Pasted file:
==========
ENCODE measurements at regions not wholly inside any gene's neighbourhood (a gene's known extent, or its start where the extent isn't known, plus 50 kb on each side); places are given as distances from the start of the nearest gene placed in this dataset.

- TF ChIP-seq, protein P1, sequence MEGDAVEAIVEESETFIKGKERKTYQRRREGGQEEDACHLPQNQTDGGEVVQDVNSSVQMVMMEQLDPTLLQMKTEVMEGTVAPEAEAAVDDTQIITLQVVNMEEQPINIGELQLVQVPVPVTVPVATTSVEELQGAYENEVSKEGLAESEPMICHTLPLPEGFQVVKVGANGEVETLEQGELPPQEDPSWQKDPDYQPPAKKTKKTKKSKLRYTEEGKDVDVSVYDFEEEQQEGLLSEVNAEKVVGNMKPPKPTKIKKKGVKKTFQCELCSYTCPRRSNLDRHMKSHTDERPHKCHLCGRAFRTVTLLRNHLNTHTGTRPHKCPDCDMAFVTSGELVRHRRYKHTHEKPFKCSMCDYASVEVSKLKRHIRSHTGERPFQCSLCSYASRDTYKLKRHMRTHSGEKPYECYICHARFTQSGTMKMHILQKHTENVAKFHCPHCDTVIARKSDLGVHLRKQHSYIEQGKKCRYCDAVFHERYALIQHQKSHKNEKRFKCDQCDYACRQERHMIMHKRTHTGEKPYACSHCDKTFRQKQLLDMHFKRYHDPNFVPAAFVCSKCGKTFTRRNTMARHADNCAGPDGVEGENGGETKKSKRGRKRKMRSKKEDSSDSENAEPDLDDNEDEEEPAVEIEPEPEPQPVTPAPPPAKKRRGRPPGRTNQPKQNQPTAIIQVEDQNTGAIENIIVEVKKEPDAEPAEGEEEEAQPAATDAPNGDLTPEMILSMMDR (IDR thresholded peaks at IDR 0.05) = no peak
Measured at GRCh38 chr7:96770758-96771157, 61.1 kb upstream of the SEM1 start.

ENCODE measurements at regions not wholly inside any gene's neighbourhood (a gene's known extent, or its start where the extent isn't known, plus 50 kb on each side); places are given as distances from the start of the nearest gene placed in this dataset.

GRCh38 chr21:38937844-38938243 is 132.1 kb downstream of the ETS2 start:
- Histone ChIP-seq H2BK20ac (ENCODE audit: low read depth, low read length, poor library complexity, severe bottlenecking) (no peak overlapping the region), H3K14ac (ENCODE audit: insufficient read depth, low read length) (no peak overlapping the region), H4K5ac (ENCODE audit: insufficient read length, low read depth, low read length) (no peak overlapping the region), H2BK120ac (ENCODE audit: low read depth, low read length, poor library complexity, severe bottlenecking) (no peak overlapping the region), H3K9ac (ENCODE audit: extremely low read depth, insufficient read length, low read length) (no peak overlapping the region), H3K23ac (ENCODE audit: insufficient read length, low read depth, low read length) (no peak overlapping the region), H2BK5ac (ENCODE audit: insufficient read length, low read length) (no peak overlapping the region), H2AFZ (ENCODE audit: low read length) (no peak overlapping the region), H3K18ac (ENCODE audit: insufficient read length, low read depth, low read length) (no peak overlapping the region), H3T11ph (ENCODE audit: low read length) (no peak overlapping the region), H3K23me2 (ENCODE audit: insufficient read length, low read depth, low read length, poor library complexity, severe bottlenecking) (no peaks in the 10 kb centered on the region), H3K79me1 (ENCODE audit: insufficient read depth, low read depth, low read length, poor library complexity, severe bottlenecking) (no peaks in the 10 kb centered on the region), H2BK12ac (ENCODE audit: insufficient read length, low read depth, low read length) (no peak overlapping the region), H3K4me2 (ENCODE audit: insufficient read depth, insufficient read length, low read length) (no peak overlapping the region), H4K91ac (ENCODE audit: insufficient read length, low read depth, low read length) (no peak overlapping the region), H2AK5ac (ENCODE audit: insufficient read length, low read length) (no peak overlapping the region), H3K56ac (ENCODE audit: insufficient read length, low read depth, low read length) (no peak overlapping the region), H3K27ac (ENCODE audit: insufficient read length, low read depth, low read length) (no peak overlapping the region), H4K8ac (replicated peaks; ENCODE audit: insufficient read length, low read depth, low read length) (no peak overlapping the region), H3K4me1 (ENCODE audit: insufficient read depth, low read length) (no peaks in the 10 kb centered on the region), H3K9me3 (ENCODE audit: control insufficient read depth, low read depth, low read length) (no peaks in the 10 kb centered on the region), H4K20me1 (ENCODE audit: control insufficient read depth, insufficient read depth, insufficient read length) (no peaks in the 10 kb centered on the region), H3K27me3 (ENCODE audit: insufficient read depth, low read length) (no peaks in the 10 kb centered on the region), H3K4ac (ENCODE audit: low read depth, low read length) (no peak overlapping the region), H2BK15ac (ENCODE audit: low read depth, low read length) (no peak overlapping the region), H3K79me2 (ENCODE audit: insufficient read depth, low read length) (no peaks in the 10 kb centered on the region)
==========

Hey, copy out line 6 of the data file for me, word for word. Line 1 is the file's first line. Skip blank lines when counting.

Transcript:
- Histone ChIP-seq H2BK20ac (ENCODE audit: low read depth, low read length, poor library complexity, severe bottlenecking) (no peak overlapping the region), H3K14ac (ENCODE audit: insufficient read depth, low read length) (no peak overlapping the region), H4K5ac (ENCODE audit: insufficient read length, low read depth, low read length) (no peak overlapping the region), H2BK120ac (ENCODE audit: low read depth, low read length, poor library complexity, severe bottlenecking) (no peak overlapping the region), H3K9ac (ENCODE audit: extremely low read depth, insufficient read length, low read length) (no peak overlapping the region), H3K23ac (ENCODE audit: insufficient read length, low read depth, low read length) (no peak overlapping the region), H2BK5ac (ENCODE audit: insufficient read length, low read length) (no peak overlapping the region), H2AFZ (ENCODE audit: low read length) (no peak overlapping the region), H3K18ac (ENCODE audit: insufficient read length, low read depth, low read length) (no peak overlapping the region), H3T11ph (ENCODE audit: low read length) (no peak overlapping the region), H3K23me2 (ENCODE audit: insufficient read length, low read depth, low read length, poor library complexity, severe bottlenecking) (no peaks in the 10 kb centered on the region), H3K79me1 (ENCODE audit: insufficient read depth, low read depth, low read length, poor library complexity, severe bottlenecking) (no peaks in the 10 kb centered on the region), H2BK12ac (ENCODE audit: insufficient read length, low read depth, low read length) (no peak overlapping the region), H3K4me2 (ENCODE audit: insufficient read depth, insufficient read length, low read length) (no peak overlapping the region), H4K91ac (ENCODE audit: insufficient read length, low read depth, low read length) (no peak overlapping the region), H2AK5ac (ENCODE audit: insufficient read length, low read length) (no peak overlapping the region), H3K56ac (ENCODE audit: insufficient read length, low read depth, low read length) (no peak overlapping the region), H3K27ac (ENCODE audit: insufficient read length, low read depth, low read length) (no peak overlapping the region), H4K8ac (replicated peaks; ENCODE audit: insufficient read length, low read depth, low read length) (no peak overlapping the region), H3K4me1 (ENCODE audit: insufficient read depth, low read length) (no peaks in the 10 kb centered on the region), H3K9me3 (ENCODE audit: control insufficient read depth, low read depth, low read length) (no peaks in the 10 kb centered on the region), H4K20me1 (ENCODE audit: control insufficient read depth, insufficient read depth, insufficient read length) (no peaks in the 10 kb centered on the region), H3K27me3 (ENCODE audit: insufficient read depth, low read length) (no peaks in the 10 kb centered on the region), H3K4ac (ENCODE audit: low read depth, low read length) (no peak overlapping the region), H2BK15ac (ENCODE audit: low read depth, low read length) (no peak overlapping the region), H3K79me2 (ENCODE audit: insufficient read depth, low read length) (no peaks in the 10 kb centered on the region)